# IsProductOperator

 Other toolboxes required IsProductOperator Determines if an operator is an elementary tensor none IsProductVectorOperatorSchmidtDecompositionOperatorSchmidtRank Entanglement and separability

IsProductOperator is a function that determines if a bipartite or multipartite operator is an elementary tensor or not. If it is an elementary tensor, its tensor decomposition can be provided.

## Syntax

• IPO = IsProductOperator(X)
• IPO = IsProductOperator(X,DIM)
• [IPO,DEC] = IsProductOperator(X,DIM)

## Argument descriptions

### Input arguments

• X: An operator that acts on a bipartite or multipartite Hilbert space.
• DIM (optional, by default has all subsystems of equal dimension): A specification of the dimensions of the subsystems that X lives on. DIM can be provided in one of three ways:
• If DIM is a scalar, it is assumed that X lives on the tensor product of two spaces, the first of which has dimension DIM and the second of which has dimension length(X)/DIM.
• If $X \in M_{n_1} \otimes \cdots \otimes M_{n_p}$ then DIM should be a row vector containing the dimensions (i.e., DIM = [n_1, ..., n_p]).
• If the subsystems aren't square (i.e., $X \in M_{m_1, n_1} \otimes \cdots \otimes M_{m_p, n_p}$) then DIM should be a matrix with two rows. The first row of DIM should contain the row dimensions of the subsystems (i.e., the mi's) and its second row should contain the column dimensions (i.e., the ni's). In other words, you should set DIM = [m_1, ..., m_p; n_1, ..., n_p].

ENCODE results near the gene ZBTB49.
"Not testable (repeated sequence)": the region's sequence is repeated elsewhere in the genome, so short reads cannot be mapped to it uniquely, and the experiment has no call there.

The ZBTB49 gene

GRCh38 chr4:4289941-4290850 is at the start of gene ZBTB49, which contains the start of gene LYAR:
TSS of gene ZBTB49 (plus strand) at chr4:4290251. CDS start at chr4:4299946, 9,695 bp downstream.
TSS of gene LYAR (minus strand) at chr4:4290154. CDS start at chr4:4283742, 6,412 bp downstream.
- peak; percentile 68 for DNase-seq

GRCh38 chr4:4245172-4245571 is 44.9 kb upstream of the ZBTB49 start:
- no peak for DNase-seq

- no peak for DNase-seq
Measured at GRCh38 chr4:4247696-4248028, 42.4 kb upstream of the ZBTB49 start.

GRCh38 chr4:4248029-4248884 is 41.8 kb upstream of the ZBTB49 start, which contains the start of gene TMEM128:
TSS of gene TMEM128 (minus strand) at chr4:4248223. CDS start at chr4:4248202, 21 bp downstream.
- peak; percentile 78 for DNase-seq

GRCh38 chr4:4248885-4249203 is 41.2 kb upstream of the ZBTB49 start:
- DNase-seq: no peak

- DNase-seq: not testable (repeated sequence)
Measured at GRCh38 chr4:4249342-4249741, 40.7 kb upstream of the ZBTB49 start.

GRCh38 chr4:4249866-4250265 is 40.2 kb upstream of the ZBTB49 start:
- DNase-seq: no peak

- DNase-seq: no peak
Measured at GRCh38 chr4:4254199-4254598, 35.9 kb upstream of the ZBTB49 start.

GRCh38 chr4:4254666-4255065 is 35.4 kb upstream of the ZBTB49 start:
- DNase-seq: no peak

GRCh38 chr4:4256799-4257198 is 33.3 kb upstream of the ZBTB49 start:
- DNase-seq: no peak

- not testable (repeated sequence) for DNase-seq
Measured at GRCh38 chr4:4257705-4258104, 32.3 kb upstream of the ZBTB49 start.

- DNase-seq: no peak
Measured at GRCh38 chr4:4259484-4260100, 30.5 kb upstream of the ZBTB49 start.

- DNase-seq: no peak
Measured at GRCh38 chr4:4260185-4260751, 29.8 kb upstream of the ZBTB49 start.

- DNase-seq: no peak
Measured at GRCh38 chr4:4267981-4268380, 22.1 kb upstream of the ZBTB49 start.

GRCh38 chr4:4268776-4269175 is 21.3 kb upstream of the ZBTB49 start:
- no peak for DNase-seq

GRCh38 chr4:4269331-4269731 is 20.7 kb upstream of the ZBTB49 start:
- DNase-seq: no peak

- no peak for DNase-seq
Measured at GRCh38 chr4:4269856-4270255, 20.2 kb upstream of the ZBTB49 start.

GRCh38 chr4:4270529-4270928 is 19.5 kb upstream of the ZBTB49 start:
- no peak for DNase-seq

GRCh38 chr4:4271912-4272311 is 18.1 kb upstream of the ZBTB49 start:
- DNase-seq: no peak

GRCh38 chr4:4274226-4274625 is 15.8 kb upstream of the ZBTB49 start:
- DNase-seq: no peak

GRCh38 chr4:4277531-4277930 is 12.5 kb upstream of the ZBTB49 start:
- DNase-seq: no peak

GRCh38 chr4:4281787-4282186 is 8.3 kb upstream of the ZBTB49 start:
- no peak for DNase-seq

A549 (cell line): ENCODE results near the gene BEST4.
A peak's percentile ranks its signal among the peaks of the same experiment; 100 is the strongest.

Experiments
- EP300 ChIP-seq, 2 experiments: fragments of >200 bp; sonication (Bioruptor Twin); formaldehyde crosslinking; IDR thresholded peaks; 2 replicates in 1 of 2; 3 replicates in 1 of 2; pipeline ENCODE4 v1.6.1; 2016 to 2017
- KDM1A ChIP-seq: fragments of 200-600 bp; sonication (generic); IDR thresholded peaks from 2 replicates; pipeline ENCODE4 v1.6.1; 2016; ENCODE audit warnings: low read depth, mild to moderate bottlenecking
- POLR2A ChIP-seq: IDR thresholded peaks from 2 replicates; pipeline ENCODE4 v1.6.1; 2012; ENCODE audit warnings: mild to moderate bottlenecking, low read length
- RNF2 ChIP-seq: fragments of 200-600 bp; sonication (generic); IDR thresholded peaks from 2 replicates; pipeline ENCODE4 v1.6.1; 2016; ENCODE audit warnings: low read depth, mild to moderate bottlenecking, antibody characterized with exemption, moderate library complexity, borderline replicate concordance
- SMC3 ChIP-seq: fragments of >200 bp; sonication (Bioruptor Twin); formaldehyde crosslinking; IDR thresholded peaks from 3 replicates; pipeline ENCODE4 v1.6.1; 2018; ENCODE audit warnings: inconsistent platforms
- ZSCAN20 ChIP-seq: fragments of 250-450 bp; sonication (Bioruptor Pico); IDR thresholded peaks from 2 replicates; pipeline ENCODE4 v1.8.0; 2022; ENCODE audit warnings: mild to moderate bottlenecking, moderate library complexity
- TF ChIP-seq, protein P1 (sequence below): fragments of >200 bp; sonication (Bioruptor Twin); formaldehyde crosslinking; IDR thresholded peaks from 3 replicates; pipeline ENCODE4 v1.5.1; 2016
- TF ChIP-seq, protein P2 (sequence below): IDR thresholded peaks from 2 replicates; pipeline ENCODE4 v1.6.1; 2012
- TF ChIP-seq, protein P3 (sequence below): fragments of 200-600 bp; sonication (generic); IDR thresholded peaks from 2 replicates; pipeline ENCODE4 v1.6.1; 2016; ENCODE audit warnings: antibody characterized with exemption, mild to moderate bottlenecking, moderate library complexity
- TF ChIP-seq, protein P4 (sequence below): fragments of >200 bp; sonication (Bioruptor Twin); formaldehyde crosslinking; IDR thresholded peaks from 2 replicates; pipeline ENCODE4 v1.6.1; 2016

### Output arguments

• IPO: Either 1 or 0, indicating that X is or is not an elementary tensor.
• DEC (optional): If IPO = 1 (i.e., X is an elementary tensor), then DEC is a cell containing two or more operators, the tensor product of which is X. If IPO = 0 then DEC is meaningless.

## Examples

The following code verifies that the 8-by-8 identity operator (interpreted as living in 3-qubit space) is indeed a product operator:

>> [ipo,dec] = IsProductOperator(eye(8),[2,2,2])

ipo =

1

dec =

[2x2 double]    [2x2 double]    [2x2 double]

>> celldisp(dec)

dec{1} =

0.9170         0
0    0.9170

dec{2} =

-0.9170         0
0   -0.9170

dec{3} =

-1.1892         0
0   -1.1892

As we can see, the tensor decomposition that is returned is not always the "cleanest" one that exists. However, we can verify that it is indeed a valid tensor decomposition of the identity operator:

>> Tensor(dec)

ans =

1.0000         0         0         0         0         0         0         0
0    1.0000         0         0         0         0         0         0
0         0    1.0000         0         0         0         0         0
0         0         0    1.0000         0         0         0         0
0         0         0         0    1.0000         0         0         0
0         0         0         0         0    1.0000         0         0
0         0         0         0         0         0    1.0000         0
0         0         0         0         0         0         0    1.0000

## Source code

Click here to view this function's source code on github.